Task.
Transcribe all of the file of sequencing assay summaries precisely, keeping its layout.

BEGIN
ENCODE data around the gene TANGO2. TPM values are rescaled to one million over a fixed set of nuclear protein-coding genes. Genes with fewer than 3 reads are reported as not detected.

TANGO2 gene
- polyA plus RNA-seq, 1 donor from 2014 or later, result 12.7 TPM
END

ENCODE data around the gene TANGO2. TPM values are rescaled to one million over a fixed set of nuclear protein-coding genes. Genes with fewer than 3 reads are reported as not detected.

TANGO2 gene
- polyA plus RNA-seq, 1 donor from 2014 or later, result 12.7 TPM